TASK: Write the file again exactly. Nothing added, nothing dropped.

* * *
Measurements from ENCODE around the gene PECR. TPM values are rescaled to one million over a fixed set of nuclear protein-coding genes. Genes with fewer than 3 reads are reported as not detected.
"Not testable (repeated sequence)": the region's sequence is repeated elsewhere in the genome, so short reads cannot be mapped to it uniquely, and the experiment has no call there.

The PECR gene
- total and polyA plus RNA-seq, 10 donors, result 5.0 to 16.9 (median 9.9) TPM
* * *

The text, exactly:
Measurements from ENCODE around the gene PECR. TPM values are rescaled to one million over a fixed set of nuclear protein-coding genes. Genes with fewer than 3 reads are reported as not detected.
"Not testable (repeated sequence)": the region's sequence is repeated elsewhere in the genome, so short reads cannot be mapped to it uniquely, and the experiment has no call there.

The PECR gene
- total and polyA plus RNA-seq, 10 donors, result 5.0 to 16.9 (median 9.9) TPM